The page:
The kids were one of the greatest joys of being with the Zulu people. While we didn’t know their language well enough to communicate verbally, it was not necessary for us to bond. The act of being there, playing soccer with them, taking photos of them, was more precious than words. They lit up when they saw us, as did we.

There were two nights we stayed at the village in their rondavels to experience a small taste of their living conditions. It was close to comparable to camping, no electricity, no plumbing. We just roughed it out for 2 days and 2 nights with sleeping bags and air mattresses. Being guests at their village, the hostess Thanda would prepare amazing meals for us with a full table setup. We were very honored how much effort they put in to make us feel comfortable.

While the community lives in poverty, none of them acted like it. They were always cheerful and were always grateful of what they had. Their lands were beautiful, the people even more so. We felt so welcomed, as time passed we were feeling like this was our second home.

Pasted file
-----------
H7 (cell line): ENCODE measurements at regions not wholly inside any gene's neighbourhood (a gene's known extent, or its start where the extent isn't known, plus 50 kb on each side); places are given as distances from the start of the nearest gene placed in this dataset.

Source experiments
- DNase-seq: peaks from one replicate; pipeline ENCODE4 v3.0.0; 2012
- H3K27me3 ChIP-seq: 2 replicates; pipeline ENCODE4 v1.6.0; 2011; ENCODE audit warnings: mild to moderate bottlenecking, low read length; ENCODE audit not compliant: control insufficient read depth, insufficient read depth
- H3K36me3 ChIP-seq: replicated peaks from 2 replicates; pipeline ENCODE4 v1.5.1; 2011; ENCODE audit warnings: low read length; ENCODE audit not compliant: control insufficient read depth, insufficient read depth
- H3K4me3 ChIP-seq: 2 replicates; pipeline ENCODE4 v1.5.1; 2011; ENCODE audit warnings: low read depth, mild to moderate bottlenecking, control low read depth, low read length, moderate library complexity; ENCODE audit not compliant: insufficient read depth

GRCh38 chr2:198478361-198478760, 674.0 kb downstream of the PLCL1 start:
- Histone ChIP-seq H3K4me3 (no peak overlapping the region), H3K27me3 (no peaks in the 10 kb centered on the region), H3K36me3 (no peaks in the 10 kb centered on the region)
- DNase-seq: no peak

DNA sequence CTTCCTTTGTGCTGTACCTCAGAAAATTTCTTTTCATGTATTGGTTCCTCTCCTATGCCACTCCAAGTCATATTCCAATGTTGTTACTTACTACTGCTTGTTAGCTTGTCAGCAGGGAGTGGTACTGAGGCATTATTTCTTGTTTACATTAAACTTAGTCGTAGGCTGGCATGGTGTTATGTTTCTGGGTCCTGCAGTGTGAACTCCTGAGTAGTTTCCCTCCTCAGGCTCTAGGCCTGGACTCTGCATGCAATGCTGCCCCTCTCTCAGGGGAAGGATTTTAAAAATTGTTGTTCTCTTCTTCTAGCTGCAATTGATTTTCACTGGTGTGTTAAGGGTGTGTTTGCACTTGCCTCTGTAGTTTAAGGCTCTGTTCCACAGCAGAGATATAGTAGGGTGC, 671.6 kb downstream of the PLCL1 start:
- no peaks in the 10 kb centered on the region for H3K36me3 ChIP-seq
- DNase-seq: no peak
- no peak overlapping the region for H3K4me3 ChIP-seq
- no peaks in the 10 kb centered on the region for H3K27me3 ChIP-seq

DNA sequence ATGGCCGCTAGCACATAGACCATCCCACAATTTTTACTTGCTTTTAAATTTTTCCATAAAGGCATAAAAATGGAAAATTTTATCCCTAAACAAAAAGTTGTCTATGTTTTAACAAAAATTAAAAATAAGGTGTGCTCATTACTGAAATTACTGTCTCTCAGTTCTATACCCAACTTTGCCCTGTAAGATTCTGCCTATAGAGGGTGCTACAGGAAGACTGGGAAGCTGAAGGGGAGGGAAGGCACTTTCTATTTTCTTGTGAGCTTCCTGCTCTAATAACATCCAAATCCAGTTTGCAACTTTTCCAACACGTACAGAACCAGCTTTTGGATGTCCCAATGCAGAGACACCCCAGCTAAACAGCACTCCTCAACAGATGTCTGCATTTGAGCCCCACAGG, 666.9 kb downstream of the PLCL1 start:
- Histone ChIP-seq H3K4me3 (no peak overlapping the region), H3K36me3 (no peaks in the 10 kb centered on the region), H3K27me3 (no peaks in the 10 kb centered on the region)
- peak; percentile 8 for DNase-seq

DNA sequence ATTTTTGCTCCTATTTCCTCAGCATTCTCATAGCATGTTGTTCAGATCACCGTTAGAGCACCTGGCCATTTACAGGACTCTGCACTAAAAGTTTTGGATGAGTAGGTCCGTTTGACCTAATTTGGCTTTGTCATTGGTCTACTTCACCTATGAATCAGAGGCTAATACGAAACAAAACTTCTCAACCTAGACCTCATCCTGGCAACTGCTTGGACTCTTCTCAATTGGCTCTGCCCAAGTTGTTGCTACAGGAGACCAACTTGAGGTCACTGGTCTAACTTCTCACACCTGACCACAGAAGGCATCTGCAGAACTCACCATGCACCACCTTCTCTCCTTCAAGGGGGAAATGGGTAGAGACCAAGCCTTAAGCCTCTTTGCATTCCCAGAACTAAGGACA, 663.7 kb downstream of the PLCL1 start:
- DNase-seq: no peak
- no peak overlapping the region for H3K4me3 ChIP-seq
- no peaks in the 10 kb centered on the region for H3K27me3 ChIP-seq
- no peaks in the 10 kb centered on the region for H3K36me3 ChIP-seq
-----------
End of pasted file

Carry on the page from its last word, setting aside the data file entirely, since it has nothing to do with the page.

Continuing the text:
All photos taken with Canon 5D Mark II and processed through Lightroom 4


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South Africa: Miranda’s

Our flight took us from New York to Zurich, then to Johannesburg and finally landed in Durban. We would then take another hour drive to Pietermaritzburg, our bed and breakfast lodging. Miranda owns the B&B with her husband Max, and their dog Tessy. Tessy would wake up late at night and bark at all the porcupines eating their garden. Unfortunately we didn’t get to see any porcupines ourselves. You can see Scott, our trip leader for Zimele, sitting in the back of the “bucky”, which is how the rest of the team would be traveling for the remainder of the 2 weeks. Xolani was one of our main drivers, he is the funniest man in South Africa, incredibly dedicated, and drives like a madman, like me.